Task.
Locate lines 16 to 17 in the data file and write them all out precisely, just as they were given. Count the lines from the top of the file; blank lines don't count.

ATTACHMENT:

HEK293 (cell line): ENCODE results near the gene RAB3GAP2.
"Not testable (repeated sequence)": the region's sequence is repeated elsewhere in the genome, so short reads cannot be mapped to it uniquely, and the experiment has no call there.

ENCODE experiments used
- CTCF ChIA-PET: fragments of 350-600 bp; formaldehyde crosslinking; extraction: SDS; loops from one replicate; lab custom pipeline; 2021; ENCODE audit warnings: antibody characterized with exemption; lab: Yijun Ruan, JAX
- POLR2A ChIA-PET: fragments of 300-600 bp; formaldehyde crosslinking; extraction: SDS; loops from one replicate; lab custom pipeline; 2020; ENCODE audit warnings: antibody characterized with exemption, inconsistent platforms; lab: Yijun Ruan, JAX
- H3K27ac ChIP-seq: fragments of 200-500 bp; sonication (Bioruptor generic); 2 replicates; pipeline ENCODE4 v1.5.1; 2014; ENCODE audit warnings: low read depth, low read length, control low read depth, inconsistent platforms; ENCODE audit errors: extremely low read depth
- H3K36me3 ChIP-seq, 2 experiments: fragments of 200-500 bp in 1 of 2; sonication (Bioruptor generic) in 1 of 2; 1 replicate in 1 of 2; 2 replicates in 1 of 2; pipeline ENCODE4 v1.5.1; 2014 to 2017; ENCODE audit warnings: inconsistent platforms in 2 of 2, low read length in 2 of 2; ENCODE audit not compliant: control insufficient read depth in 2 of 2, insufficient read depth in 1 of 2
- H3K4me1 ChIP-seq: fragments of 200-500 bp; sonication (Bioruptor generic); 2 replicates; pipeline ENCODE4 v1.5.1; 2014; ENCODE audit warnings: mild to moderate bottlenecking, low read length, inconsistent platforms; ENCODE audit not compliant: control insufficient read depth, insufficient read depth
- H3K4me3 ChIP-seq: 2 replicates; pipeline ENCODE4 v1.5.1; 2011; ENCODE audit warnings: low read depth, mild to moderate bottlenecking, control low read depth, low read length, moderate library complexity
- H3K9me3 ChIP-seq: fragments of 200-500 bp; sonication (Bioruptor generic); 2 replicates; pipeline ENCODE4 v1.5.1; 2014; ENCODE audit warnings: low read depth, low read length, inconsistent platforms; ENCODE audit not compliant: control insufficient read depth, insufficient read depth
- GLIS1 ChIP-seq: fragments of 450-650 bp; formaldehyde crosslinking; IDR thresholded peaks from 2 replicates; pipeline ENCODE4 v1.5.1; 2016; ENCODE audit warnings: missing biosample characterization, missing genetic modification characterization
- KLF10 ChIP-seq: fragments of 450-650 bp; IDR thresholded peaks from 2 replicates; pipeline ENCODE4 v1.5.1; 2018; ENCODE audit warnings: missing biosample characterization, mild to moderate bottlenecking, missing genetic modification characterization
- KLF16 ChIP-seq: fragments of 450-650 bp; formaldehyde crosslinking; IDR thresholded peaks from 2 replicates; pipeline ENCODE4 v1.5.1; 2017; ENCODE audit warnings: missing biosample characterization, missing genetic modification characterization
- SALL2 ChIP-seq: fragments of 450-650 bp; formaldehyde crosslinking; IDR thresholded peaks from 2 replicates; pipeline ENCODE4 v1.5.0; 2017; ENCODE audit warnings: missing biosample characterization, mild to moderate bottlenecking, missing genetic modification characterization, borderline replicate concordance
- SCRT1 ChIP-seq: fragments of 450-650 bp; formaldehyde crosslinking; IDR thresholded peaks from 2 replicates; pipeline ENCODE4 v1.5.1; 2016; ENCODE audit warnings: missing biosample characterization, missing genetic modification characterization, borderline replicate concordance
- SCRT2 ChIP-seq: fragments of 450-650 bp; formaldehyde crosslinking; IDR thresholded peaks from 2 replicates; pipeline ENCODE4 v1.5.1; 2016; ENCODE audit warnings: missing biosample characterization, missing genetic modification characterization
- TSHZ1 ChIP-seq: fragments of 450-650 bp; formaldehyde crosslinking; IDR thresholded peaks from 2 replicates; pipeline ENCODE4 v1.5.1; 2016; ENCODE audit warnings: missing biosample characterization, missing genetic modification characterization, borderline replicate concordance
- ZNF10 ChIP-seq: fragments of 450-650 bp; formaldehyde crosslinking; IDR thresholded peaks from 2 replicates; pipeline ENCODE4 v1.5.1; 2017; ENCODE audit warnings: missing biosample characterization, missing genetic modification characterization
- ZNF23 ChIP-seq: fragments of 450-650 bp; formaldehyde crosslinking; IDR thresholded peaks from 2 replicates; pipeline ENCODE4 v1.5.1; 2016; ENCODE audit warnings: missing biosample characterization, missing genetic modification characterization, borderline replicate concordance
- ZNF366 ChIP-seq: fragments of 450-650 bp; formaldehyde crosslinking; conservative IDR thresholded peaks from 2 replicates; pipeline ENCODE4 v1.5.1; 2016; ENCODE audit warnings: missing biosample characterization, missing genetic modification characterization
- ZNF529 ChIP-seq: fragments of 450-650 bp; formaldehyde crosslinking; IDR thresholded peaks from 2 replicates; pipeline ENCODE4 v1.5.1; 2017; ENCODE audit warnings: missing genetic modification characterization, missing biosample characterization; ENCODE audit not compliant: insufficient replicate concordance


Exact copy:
- SCRT2 ChIP-seq: fragments of 450-650 bp; formaldehyde crosslinking; IDR thresholded peaks from 2 replicates; pipeline ENCODE4 v1.5.1; 2016; ENCODE audit warnings: missing biosample characterization, missing genetic modification characterization
- TSHZ1 ChIP-seq: fragments of 450-650 bp; formaldehyde crosslinking; IDR thresholded peaks from 2 replicates; pipeline ENCODE4 v1.5.1; 2016; ENCODE audit warnings: missing biosample characterization, missing genetic modification characterization, borderline replicate concordance